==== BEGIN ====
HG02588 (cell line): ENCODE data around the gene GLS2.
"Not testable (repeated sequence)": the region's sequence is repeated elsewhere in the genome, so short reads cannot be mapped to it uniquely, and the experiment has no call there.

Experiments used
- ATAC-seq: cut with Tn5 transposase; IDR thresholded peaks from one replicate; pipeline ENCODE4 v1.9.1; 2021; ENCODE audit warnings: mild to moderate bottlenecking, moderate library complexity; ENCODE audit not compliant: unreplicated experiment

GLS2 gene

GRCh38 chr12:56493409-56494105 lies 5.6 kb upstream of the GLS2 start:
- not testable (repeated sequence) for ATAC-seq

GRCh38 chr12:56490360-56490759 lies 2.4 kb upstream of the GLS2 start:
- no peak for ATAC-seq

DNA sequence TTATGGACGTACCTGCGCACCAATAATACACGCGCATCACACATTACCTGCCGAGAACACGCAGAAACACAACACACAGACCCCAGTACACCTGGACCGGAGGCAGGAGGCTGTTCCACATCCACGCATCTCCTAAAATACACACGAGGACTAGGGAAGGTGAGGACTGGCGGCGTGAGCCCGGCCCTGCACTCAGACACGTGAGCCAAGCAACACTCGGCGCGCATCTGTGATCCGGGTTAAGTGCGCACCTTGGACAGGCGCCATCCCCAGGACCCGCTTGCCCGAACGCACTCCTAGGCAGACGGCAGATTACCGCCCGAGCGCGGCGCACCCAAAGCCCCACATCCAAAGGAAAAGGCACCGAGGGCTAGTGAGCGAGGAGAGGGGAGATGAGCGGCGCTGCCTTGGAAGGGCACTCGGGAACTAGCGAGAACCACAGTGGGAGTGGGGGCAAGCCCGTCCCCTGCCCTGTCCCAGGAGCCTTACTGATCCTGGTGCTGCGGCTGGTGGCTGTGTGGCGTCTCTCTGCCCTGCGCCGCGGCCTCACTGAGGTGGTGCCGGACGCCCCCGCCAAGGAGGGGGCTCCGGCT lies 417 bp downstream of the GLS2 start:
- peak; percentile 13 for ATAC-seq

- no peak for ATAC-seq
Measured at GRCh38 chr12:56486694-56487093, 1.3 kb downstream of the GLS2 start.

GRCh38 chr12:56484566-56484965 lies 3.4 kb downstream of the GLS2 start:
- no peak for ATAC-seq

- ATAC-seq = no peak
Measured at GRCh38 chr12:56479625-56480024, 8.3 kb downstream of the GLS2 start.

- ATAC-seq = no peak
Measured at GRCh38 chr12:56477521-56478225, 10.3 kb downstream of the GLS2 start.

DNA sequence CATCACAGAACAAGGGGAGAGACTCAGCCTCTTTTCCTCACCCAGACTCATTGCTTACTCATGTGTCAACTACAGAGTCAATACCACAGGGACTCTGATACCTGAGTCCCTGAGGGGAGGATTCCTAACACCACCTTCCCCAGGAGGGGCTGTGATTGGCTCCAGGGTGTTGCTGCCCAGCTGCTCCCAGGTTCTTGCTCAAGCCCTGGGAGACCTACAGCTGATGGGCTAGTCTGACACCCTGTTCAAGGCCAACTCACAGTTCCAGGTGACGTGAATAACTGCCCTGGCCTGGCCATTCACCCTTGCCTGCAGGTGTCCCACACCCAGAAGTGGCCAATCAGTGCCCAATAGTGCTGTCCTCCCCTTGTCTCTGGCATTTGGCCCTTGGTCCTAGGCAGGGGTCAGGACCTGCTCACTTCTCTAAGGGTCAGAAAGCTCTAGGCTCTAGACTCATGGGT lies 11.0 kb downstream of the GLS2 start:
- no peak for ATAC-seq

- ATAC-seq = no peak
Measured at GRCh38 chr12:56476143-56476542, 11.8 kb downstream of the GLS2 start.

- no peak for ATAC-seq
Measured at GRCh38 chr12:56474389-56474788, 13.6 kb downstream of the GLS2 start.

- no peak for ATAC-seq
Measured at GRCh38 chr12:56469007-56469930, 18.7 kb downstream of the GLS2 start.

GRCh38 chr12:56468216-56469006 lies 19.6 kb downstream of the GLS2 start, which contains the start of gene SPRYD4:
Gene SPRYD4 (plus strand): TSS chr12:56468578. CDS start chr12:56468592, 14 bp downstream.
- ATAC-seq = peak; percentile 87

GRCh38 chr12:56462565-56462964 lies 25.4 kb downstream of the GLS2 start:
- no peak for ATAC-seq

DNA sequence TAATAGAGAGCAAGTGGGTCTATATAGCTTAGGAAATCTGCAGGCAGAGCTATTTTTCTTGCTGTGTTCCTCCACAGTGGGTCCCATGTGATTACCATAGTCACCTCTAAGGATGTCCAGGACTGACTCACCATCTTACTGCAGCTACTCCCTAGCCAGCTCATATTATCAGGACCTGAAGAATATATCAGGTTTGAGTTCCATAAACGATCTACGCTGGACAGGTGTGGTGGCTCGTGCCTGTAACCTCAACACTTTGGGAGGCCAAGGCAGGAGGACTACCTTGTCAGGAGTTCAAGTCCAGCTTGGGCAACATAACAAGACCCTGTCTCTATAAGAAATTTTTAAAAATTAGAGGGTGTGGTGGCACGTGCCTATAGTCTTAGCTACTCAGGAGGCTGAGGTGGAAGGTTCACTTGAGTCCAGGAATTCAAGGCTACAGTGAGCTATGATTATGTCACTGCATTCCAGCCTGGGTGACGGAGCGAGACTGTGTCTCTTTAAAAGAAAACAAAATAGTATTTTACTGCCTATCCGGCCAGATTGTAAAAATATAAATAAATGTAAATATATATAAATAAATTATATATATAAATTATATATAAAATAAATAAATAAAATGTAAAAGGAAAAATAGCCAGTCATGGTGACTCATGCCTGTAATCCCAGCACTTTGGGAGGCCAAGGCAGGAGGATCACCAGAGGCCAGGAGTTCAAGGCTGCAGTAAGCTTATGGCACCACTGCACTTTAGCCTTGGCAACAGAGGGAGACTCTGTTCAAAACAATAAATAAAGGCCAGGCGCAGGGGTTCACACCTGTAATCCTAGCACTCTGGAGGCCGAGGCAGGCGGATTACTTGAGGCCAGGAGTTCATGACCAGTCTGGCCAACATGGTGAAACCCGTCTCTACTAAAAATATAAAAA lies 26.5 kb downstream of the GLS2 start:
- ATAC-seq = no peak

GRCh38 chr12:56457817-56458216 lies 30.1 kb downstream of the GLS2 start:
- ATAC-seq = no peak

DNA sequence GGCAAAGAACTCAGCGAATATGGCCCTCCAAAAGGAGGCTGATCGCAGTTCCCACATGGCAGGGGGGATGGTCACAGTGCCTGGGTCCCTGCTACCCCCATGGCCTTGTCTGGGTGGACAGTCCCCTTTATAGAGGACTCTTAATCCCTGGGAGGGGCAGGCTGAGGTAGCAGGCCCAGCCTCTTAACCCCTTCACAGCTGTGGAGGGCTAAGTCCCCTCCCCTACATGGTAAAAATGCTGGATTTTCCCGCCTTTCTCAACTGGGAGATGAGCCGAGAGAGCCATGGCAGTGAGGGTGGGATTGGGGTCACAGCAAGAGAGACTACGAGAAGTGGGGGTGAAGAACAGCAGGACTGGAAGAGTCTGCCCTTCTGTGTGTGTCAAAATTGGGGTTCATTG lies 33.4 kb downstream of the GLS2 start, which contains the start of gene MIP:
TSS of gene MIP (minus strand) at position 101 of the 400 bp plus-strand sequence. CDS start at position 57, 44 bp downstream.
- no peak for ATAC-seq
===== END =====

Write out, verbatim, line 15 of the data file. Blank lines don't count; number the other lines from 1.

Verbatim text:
- no peak for ATAC-seq